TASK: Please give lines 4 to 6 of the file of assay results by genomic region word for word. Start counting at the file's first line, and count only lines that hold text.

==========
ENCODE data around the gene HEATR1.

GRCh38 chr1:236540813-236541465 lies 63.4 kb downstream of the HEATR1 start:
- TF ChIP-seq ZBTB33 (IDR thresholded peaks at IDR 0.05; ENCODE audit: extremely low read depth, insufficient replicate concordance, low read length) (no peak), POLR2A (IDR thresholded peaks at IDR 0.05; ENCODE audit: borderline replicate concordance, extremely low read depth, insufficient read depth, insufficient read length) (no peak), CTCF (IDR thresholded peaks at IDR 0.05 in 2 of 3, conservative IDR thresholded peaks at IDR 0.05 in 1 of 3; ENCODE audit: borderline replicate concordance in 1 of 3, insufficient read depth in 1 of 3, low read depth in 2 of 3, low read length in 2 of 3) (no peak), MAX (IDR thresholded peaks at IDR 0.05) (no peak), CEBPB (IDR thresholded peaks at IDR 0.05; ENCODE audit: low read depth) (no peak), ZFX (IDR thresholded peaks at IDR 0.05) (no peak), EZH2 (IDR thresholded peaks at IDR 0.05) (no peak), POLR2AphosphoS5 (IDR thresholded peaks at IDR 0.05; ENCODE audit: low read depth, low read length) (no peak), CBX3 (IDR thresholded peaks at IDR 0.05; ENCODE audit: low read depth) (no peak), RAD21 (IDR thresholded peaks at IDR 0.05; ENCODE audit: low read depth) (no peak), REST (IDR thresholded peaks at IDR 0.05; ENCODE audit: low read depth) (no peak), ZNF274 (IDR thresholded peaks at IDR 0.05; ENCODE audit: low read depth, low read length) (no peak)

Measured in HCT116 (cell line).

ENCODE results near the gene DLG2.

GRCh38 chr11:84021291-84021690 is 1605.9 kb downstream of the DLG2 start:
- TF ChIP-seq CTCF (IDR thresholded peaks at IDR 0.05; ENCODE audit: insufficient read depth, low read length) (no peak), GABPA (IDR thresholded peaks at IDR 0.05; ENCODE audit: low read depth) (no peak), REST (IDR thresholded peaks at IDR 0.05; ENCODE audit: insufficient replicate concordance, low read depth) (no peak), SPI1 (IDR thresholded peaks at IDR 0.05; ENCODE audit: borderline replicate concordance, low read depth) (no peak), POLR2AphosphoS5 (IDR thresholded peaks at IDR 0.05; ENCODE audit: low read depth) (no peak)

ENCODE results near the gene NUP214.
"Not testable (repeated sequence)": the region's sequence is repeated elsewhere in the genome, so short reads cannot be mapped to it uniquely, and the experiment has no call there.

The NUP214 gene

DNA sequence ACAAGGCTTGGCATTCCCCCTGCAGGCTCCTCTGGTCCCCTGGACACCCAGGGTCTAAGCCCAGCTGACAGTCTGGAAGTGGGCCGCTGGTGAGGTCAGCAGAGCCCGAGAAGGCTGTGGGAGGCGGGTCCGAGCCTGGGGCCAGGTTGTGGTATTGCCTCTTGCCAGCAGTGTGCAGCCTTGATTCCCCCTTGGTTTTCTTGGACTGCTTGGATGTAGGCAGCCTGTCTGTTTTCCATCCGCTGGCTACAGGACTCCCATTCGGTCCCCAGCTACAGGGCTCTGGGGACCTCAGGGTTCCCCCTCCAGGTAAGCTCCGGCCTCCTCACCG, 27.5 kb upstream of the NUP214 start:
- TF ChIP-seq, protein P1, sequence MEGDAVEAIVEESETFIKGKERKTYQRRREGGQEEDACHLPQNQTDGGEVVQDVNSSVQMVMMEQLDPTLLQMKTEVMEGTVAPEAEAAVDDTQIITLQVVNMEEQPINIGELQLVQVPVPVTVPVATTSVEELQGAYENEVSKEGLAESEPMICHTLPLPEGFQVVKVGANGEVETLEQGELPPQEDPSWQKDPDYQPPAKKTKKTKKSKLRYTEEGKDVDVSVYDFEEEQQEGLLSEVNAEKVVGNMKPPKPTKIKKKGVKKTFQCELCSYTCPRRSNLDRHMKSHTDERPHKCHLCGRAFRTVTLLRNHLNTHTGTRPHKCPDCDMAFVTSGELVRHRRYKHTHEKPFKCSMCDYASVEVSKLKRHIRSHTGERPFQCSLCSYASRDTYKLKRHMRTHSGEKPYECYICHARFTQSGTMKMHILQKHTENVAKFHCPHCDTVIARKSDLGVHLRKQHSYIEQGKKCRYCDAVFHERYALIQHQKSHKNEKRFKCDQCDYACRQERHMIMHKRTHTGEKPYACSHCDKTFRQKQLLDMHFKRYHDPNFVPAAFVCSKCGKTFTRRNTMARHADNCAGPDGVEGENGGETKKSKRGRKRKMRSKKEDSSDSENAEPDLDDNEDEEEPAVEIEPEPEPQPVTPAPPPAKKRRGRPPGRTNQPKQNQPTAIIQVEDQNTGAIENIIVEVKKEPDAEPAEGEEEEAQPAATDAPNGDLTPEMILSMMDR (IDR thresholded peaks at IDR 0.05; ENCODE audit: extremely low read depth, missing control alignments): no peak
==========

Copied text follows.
Measured in HCT116 (cell line).

ENCODE results near the gene DLG2.

GRCh38 chr11:84021291-84021690 is 1605.9 kb downstream of the DLG2 start: